Through a series of flashbacks, the author and his colleagues shrewdly dramatized the poetry by hop-scotching through the English language with ebullience, suspense, and even humor. (``What's so funny about a poet?'' is one of the play's earthier remarks.)
Beset by infuriating flashes of fever, rejected in love, on the passionate edge of hysteria and death, pathetically trying to hustle money from his poetry, and begging for poison to end his tragically short life with dignity, the character pushes the notion of humanity toward the limit.
Austin Pendleton, a smallish, unpre-possessing actor who has made a career playing memorably forgettable weirdoes, grew tall with unforgettable nobility as he goes about (with clown-red nose) portraying John Keats's sickly final days on Earth.
Hiding in the shadows and shambles of Pendleton's poet was an intelligently or-ganized performance that raced through a gamut of conflicting emotions, actions, and virtues: from terror to bravery; from swashbuckling charm for the lady he fancied to stunned rejection; from the triumph of the laurel to the stabbing pain of doctors' needles and humiliating critics' barbs; and from a tender kiss for the brother who gave him consumption to murderous hate when his family denies him money.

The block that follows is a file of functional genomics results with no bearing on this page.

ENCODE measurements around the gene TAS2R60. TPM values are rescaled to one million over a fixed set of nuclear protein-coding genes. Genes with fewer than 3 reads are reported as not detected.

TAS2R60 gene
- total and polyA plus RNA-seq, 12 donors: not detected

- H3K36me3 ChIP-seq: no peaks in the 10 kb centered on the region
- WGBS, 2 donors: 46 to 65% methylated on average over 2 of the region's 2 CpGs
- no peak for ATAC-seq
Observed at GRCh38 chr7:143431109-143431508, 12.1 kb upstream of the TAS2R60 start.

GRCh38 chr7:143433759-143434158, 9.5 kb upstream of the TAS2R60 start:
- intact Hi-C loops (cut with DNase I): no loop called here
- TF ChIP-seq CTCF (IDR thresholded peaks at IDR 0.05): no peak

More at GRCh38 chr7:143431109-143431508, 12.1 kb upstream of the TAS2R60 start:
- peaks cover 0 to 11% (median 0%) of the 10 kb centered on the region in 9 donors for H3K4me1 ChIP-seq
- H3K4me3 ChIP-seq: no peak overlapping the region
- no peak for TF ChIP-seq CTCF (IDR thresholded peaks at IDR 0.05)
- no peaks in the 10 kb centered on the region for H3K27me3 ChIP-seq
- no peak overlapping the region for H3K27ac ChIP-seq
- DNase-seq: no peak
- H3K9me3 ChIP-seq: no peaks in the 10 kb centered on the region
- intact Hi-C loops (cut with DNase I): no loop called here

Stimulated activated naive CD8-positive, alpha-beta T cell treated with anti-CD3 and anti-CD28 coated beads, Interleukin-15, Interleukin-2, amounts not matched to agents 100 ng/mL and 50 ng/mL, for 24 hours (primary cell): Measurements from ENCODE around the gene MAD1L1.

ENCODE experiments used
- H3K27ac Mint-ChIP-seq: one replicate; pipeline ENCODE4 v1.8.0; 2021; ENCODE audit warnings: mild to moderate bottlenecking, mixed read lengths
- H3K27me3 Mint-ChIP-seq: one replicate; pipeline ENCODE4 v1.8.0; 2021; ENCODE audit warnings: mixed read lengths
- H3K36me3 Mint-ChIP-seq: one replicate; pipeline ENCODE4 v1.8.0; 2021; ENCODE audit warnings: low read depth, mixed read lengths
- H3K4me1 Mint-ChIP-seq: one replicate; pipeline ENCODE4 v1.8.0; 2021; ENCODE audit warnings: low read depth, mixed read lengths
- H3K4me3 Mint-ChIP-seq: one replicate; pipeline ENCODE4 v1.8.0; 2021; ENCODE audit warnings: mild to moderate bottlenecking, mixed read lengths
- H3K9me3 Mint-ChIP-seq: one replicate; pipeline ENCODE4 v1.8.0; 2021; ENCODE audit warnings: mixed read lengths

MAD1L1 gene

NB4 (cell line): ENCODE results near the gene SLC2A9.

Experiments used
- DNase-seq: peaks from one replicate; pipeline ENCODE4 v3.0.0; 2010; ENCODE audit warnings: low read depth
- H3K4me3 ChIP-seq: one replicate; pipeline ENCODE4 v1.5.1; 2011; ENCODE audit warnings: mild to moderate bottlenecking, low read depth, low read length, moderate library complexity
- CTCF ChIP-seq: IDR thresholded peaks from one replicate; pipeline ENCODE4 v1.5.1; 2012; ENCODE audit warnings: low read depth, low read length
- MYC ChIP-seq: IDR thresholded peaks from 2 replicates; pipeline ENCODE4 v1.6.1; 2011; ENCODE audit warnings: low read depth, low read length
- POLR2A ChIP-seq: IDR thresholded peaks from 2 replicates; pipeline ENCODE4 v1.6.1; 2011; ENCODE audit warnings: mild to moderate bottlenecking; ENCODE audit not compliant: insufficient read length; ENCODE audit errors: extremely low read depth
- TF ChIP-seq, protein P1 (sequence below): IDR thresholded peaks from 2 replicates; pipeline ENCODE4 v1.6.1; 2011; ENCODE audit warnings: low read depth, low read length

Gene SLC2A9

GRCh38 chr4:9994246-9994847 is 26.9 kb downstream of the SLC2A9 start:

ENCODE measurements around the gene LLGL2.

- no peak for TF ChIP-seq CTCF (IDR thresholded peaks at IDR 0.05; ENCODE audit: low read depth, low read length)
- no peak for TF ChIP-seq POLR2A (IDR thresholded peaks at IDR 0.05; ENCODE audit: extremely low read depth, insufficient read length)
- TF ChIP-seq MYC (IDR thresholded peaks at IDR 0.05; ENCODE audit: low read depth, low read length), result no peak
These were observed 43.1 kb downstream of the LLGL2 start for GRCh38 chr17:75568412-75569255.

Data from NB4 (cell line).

Convincingly coughing up blood, which seemed to stick to his words like the struggles of an orator overwhelmed by speech impediments, Pendleton fashioned an earthy poet who flies ethereally through imaginary worlds, listening to a thrush one moment, church bells in the next, describing the rain that drowns and rots the wheat, while measuring the moon and seeing immortal life shining.
The somewhat tatty set by Mark Symczak, adorned with mosaic decorations and lighted by David Alan Comstock, represented the house near the Spanish Steps which now marks Rome's memorial to Keats and Shelley. It functionally framed the fine ensemble.
Romantic English poetry was meant to be read and savored, the words returned to again and again, even memorized--not dished out once like dialogue. The author addressed this problem by dramatizing the creative act as a poet struggling with words and meters (``Da-dum-da-dum-da-dum''--literally!); then, at the end of the play, completing what we've heard before with renewed, tearful meaning. (Williams tried to do the same, less successfully, in Night of the Iguana.) The strategy satisfied by concluding a theatrical event that was stunning, pathetic, moving, and monumental.
(Disclosure: Austin Pendleton performed more than three decades ago in this reviewer's work.)
Copyright 1996 Marshall Yaeger
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